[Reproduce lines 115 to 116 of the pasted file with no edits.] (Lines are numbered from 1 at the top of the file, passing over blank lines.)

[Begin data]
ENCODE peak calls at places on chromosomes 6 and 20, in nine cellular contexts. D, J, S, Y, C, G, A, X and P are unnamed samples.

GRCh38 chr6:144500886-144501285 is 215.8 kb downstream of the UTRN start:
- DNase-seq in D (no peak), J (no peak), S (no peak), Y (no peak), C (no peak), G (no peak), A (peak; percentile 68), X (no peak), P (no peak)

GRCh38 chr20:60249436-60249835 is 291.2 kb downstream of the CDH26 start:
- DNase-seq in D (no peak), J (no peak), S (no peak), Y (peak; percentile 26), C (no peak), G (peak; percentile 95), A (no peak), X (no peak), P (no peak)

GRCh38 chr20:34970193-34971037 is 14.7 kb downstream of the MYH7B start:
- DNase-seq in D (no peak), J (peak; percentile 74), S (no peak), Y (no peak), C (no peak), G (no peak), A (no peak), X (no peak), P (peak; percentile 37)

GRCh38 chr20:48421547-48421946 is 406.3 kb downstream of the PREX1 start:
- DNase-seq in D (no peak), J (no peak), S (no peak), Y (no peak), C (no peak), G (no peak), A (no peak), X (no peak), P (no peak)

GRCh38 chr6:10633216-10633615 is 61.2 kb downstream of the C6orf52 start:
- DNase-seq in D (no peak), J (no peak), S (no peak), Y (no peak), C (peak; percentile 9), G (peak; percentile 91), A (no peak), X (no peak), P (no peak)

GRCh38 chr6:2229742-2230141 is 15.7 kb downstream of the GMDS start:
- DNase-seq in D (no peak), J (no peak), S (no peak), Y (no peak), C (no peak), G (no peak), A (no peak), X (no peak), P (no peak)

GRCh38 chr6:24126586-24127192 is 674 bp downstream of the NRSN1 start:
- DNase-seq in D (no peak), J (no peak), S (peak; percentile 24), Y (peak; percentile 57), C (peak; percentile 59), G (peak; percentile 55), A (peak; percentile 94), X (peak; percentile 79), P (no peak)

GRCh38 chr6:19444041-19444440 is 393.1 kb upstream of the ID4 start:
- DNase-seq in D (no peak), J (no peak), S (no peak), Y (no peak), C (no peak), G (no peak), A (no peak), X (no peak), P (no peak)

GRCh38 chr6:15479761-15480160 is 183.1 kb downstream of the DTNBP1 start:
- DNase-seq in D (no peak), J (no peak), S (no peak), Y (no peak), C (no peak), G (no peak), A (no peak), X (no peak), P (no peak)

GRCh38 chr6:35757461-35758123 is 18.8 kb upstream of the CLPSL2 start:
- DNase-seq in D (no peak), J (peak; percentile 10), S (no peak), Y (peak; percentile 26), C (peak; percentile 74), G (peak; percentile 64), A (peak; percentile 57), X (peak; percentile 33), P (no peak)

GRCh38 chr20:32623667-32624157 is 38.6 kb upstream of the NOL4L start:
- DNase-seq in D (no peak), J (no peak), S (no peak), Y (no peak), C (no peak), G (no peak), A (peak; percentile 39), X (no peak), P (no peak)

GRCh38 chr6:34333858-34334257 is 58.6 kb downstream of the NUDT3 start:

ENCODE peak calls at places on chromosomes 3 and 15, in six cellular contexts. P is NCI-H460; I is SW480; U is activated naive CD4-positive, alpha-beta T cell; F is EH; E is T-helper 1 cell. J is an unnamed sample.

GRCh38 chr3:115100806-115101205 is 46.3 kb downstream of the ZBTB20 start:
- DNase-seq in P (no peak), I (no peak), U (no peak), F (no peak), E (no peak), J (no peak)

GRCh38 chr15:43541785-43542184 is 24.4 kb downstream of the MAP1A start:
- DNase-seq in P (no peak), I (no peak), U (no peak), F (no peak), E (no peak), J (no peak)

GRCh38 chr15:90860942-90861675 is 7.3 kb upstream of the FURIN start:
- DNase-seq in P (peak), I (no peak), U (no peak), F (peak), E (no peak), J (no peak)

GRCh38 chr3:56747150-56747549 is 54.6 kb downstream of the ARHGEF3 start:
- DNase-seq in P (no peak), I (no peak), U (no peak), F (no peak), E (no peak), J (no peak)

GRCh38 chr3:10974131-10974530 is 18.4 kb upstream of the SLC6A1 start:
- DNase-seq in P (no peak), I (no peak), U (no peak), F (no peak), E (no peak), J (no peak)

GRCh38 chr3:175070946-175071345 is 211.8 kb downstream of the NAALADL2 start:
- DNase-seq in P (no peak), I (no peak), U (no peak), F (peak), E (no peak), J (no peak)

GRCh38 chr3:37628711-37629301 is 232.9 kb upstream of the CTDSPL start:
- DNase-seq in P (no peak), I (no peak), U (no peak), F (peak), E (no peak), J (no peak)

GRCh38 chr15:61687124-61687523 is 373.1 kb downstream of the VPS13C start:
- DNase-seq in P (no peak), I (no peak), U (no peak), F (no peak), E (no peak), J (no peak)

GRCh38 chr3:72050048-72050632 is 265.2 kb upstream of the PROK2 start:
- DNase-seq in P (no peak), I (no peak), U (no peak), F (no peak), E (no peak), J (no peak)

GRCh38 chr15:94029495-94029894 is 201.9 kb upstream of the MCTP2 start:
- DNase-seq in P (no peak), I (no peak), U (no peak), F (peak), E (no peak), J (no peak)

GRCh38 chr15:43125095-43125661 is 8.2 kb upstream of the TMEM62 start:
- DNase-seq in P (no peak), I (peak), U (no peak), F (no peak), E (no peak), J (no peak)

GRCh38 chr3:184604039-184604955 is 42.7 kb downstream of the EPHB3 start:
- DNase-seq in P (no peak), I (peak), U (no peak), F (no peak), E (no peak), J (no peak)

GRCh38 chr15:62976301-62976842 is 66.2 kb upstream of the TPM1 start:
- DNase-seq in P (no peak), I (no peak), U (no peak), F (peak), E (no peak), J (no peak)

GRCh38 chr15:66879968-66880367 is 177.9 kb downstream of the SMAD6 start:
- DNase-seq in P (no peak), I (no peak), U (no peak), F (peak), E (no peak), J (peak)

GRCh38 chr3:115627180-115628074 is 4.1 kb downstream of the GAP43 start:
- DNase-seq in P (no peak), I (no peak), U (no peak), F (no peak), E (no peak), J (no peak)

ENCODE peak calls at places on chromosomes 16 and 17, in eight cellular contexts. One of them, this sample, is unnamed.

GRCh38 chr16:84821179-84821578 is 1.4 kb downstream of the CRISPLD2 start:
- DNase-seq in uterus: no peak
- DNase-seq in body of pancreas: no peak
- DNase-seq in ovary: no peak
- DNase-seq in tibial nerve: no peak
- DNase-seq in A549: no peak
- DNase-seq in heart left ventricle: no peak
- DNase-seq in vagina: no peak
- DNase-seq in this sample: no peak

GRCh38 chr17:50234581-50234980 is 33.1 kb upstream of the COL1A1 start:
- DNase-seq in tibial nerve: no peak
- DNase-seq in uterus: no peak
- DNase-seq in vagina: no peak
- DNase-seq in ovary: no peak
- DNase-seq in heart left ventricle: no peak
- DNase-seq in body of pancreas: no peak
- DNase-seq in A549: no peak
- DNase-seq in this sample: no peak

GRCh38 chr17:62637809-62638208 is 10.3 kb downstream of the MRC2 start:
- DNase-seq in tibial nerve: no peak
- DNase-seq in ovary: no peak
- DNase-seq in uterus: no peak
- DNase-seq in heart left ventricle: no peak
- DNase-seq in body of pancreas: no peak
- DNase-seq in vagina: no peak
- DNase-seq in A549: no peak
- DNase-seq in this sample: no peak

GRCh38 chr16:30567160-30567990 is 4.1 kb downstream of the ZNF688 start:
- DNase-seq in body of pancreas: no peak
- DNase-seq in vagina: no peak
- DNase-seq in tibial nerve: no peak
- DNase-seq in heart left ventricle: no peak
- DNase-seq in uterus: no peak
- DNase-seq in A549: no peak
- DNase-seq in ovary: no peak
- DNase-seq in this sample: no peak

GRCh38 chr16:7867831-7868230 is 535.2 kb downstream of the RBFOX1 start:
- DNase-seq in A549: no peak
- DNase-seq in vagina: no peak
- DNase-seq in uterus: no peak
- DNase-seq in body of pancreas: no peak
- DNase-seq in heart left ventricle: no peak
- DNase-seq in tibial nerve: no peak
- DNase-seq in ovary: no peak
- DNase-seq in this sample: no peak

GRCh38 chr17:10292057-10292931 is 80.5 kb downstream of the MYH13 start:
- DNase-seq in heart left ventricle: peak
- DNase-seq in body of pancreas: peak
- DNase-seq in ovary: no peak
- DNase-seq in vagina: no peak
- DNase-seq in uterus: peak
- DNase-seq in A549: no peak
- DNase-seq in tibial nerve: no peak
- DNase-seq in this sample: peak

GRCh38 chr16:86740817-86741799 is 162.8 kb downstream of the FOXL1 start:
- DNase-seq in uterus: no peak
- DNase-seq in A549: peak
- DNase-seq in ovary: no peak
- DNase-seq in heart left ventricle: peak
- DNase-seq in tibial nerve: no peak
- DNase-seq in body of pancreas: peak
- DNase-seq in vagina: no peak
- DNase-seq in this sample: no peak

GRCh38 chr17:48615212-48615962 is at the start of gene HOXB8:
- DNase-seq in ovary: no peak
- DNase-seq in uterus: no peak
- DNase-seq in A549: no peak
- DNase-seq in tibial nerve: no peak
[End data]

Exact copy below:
- DNase-seq in heart left ventricle: peak
- DNase-seq in tibial nerve: no peak